So, What Exactly Is a Russian Manicure?
Yes, it is possible to paint your nails all the way to the edges without getting nails polish all over your skin. A clean, Photoshop-like finish is one of the major benefits of the Russian manicure, a manicure technique that's already popular in Europe and gaining traction in the U.S. thanks to TikTok.
This manicure stands out because of its intricacy and attention to detail. But that's also what makes it controversial. With the help of experts, we've broken down everything you need to know about Russian manicures, from how long they last to the potential risks.
What Is a Russian Manicure?
What sets this manicure apart from the traditional routine is the cuticle work. During a Russian manicure, the technician uses an electric filer to open up the eponychium to remove the cuticle. "This allows the manicurist to go deep into that pocket in order to get the nail polish or gel polish underneath so your manicure is flawless without photoshop and lasts longer," says Elle Gerstein, a celebrity manicurist who's trained in Russian manicures.
It's also important to note that the cuticle is the white dry flakes of skin that come up on the nail at the base, while the eponychium is the seal where your nail ends and skin meets. "This is the controversy of what should and shouldn't be cut," Gerstein adds.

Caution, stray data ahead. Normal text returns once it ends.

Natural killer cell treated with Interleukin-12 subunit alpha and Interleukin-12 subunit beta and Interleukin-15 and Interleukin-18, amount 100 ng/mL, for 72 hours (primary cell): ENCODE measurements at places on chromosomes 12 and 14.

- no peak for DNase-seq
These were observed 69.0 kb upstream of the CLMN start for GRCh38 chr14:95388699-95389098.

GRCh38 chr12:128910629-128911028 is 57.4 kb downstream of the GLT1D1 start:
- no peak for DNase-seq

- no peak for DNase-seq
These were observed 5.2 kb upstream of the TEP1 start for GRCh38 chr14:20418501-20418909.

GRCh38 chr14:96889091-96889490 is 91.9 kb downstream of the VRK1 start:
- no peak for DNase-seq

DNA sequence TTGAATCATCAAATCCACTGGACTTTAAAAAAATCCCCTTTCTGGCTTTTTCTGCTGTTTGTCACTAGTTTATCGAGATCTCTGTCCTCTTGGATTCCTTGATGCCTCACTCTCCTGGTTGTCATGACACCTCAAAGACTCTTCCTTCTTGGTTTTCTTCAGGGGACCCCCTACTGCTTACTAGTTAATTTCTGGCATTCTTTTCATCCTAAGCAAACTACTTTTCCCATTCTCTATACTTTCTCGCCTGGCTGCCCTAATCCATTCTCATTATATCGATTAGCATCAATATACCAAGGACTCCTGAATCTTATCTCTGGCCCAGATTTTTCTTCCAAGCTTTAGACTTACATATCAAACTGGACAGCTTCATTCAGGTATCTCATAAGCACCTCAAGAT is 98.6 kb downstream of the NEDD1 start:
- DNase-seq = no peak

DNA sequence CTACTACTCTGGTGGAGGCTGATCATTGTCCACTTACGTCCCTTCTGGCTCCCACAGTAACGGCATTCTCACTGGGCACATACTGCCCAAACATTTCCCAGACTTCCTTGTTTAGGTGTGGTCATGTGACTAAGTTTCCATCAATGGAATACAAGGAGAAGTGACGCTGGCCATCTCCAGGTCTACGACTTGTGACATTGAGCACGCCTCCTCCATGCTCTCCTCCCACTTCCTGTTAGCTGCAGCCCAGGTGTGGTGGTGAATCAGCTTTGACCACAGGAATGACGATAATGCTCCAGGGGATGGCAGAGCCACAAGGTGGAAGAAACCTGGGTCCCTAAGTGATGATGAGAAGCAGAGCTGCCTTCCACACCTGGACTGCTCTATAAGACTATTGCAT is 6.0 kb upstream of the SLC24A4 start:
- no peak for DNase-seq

The treatment starts with the cuticle work, followed by shaping the nail or adding length. Then, the color polish is added. Gel manicures can also be done Russian style, too.
Time is another factor. If you're getting a Russian manicure, expect to be at the nail salon for a solid chunk of the day. Because of the intricacy of the cuticle work, a single-color manicure can take three hours. A treatment with extensions or nail art will clock in a four to five hours.
Check out @nailmartUSA's TikTok showing the full process:
How Much Does a Russian Manicure Cost, and How Long Does It Last?
The cost of a Russian manicure will vary based on your location and the technician performing the treatment. A manicure can cost $70 to $80 for single color, while adding nail art and length will increase the price.
Typically, you'll get three to four weeks out of a Russian manicure, making them worth the high price point. Keep in mind this will vary depending on how fast your nails grow.
What Are the Risks of Russian Manicures?
Like with any nail salon treatment, it's important to do your research and go to a technician who's licensed in your state and works out of a salon that properly sanitizes tools and workspaces.
As for Russian manicures, the biggest risk is infection, which is why Dr. Adeline Kikam, board-certified dermatologist, doesn't recommend them.
"The proximal nail fold and cuticle serve a structural and functional role in protecting the nail plate from which the nail grows and a seal of protection around the outer nail to prevent infection," Dr. Kikam says. "When you push back, trim, or cut your cuticles, it's easier for bacteria and other germs to gain entry into the body and cause an infection." There's also the potential for the tools used during the treatment to cause bleeding as well as local and/or systemic infections if they aren't properly sterilized between uses.
Dr. Kikam also points out that regular abrasion to the proximal nail fold can cause hyperpigmentation – especially in skin of color – and the build-up of skin in response to the constant injury or irritation.